Wednesday, December 29, 2004

One point of clarification on the limited atonement debate

If anyone thinks for one minute that the lack of a quick response in this dialogue indicates a "gotcha" (something I warned against in my lastest response), he should think again. Most of us have many responsibilities throughout the day, in addition to engaging in these kinds of discussions. It would be an error to assume that the side that delivers the response the quickest is somehow the "winner" (as though there is such a thing in this kind of dialogue).

On the other hand, nor should anyone assume that a quick response necessarily entails a lack of quality over quantity, or a lack of precision, clarity, or sense of importance and sacredness of the issue. As I mentioned in my last response, I have the advantage this week of having a lot more disposable time on my hands than I will the entire coming year. In the interest of economics, it is better for me at the present time to spend twelve hours at a time researching, developing, reading, re-reading, and rewriting responses that define the major issue going forward than it would be for me to wait until next week to do this when I will have to scratch out a sporadic hour here and there. In fairness, it also needs to be mentioned that only one side of this dialogue has had the advantage of thinking through the 4.5 position for fifteeen years; and that side will obviously be able to anticipate the responses from a known position to a greater degree than the other side will. But that says absolutely nothing about the relative abilities or strength of either side's position.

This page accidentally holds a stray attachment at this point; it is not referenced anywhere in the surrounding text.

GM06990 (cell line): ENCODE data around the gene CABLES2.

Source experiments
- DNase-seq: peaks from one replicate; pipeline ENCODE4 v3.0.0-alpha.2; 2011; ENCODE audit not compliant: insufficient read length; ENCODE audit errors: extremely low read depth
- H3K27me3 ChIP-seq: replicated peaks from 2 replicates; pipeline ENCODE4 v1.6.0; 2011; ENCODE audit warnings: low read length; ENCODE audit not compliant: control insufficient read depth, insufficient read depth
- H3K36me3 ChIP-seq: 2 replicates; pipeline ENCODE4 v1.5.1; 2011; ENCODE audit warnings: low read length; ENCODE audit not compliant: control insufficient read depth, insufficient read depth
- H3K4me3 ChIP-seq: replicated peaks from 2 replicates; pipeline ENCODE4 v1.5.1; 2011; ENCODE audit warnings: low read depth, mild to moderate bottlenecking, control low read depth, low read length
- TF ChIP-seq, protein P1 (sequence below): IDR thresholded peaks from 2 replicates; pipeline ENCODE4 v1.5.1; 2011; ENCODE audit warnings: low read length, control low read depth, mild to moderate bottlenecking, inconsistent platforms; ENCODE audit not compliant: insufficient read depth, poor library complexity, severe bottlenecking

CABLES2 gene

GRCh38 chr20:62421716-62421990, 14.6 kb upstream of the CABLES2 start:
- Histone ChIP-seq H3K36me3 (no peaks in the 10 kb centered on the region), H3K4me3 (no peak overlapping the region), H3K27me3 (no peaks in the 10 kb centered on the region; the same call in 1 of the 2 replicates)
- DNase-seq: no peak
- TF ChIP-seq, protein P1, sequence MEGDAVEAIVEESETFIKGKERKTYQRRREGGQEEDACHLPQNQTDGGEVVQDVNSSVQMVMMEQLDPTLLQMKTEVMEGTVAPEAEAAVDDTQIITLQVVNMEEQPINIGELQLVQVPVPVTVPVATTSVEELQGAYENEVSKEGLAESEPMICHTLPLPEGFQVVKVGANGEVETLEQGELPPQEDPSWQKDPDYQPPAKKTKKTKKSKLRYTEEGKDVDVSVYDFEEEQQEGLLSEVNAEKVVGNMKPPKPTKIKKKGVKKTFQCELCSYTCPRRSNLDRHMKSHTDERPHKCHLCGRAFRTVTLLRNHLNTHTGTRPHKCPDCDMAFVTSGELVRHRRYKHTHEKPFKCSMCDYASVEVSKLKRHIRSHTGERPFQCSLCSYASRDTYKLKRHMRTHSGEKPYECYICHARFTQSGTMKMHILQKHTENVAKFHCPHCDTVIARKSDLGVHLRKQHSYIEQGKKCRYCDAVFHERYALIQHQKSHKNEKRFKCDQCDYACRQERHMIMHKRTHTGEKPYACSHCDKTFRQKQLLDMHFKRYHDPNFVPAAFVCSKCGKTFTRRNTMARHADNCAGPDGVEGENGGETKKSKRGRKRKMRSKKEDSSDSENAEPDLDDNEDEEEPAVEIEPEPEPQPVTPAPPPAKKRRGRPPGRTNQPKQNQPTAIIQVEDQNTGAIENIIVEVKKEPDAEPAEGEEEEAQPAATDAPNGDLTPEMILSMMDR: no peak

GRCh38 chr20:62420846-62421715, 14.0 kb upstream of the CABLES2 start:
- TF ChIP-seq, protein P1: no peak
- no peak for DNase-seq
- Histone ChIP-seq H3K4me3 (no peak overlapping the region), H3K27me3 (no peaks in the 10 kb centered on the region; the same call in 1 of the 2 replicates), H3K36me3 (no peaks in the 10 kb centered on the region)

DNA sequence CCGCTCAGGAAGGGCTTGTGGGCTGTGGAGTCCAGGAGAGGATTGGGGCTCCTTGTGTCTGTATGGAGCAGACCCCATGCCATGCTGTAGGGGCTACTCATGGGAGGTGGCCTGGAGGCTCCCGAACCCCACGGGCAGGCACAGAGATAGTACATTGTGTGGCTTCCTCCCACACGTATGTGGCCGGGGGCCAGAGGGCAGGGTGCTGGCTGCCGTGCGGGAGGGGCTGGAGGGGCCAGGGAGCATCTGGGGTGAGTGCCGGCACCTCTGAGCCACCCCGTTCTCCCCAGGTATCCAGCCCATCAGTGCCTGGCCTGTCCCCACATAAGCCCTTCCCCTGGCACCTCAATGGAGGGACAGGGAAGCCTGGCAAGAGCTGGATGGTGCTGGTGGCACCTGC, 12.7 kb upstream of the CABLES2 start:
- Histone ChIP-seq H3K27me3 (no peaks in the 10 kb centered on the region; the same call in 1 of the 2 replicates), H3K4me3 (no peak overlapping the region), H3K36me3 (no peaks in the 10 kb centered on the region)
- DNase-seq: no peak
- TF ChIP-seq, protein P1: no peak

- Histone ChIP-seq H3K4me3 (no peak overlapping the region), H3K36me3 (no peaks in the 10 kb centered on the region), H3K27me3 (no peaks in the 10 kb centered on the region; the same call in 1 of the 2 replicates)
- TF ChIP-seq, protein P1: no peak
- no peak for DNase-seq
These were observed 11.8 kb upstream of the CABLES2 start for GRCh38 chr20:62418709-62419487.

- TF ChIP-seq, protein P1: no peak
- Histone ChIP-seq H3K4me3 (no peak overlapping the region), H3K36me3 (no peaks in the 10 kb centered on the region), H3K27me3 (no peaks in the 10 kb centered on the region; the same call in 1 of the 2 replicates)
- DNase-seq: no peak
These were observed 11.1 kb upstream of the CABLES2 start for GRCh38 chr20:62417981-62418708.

All the comments I have personally received about the dialogue so far have been positive toward both sides, and no one to my knowledge has "declared a winner"--and if they have, they should cease. This dialogue still holds a lot of developments that have not yet been put on the table.